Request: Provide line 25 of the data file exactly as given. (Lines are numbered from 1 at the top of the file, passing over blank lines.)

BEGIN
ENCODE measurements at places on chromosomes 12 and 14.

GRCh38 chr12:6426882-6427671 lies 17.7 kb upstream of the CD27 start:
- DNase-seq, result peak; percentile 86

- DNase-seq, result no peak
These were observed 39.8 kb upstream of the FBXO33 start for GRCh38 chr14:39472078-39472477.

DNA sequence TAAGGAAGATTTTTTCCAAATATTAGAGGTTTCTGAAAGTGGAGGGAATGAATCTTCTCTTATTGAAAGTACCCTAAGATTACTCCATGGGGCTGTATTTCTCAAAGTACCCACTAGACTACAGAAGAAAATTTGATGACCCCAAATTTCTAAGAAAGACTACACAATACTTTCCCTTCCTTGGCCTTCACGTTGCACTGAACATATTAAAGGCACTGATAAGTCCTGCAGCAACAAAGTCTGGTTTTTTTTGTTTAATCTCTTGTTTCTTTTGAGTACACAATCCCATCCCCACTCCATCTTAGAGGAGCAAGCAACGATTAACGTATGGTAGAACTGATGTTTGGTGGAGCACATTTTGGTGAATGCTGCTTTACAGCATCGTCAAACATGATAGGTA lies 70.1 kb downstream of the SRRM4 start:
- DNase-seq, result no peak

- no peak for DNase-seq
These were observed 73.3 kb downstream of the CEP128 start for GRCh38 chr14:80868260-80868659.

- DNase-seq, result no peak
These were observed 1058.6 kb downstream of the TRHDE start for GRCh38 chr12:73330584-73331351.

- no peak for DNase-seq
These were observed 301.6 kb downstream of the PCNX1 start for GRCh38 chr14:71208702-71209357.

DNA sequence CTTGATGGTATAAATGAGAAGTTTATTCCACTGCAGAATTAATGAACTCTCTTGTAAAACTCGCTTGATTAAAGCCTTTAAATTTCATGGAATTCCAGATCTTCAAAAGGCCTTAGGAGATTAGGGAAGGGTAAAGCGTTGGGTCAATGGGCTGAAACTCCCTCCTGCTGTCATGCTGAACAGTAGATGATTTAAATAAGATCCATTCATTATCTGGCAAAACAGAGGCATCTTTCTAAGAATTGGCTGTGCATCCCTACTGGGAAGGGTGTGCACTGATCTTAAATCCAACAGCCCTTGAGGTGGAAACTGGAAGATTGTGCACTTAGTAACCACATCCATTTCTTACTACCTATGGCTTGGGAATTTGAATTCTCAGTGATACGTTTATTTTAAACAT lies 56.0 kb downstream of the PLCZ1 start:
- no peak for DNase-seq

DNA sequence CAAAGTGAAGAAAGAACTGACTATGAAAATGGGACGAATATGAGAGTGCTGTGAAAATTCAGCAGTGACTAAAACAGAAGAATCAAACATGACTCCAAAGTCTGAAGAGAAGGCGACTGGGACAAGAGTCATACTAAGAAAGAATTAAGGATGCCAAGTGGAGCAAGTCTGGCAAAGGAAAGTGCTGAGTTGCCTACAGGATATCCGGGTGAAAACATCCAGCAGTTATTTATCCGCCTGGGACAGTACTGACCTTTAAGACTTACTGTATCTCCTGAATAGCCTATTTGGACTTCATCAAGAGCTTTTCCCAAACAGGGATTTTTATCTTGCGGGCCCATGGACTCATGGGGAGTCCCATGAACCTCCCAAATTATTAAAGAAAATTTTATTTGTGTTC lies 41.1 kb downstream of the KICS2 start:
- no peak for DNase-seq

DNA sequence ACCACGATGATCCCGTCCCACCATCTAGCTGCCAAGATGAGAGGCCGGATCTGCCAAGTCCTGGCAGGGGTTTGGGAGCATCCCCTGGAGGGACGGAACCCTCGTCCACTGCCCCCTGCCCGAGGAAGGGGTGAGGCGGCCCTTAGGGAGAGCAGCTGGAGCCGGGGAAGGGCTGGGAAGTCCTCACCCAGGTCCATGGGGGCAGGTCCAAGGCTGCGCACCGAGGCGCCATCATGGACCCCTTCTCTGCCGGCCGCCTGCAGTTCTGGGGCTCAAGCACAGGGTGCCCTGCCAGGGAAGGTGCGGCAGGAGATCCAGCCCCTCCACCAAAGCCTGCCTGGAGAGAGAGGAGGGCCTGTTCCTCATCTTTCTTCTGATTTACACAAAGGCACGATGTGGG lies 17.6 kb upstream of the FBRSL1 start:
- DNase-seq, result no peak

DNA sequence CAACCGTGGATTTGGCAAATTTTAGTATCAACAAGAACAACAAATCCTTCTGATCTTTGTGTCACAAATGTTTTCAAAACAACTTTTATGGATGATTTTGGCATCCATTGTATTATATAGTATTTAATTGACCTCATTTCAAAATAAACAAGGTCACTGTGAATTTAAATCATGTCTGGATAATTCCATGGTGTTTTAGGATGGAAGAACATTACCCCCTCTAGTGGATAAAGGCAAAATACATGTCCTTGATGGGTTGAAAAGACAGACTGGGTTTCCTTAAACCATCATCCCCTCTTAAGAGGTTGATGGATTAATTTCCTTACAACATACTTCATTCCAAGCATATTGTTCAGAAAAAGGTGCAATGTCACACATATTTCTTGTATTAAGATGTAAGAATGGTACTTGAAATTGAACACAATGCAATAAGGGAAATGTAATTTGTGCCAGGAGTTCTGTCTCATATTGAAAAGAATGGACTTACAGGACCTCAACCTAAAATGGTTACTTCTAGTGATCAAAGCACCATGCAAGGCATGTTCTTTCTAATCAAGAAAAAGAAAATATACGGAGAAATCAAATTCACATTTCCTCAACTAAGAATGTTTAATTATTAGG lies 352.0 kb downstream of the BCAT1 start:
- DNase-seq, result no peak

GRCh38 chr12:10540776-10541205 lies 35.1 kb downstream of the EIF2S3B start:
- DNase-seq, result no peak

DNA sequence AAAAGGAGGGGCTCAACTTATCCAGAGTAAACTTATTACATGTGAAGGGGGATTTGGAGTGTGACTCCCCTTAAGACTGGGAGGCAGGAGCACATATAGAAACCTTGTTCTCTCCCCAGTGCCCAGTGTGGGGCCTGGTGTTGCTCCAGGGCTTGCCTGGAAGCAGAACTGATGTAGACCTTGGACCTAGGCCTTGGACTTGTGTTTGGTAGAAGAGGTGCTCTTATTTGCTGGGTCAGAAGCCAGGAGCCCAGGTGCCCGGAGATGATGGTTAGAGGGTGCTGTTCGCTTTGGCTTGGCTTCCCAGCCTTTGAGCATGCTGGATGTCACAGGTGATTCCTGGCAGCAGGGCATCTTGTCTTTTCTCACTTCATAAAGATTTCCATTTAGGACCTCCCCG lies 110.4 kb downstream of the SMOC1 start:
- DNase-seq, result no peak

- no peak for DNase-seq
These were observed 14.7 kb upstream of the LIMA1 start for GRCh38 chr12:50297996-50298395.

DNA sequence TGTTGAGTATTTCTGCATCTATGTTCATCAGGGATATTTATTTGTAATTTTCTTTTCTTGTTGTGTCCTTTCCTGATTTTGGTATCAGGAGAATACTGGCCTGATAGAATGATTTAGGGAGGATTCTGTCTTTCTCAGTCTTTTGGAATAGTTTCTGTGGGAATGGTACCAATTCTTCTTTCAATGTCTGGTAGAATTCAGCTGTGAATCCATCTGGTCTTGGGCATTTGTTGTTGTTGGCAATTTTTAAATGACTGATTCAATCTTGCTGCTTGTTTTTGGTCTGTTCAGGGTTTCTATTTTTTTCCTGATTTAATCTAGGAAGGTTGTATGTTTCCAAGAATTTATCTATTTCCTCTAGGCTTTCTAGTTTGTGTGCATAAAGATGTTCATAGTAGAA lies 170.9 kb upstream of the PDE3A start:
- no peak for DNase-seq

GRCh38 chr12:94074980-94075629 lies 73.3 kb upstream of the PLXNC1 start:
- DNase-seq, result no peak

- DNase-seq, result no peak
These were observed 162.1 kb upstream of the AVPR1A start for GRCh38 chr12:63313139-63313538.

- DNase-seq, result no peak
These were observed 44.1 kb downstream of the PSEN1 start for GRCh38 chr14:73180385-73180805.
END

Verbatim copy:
- DNase-seq, result no peak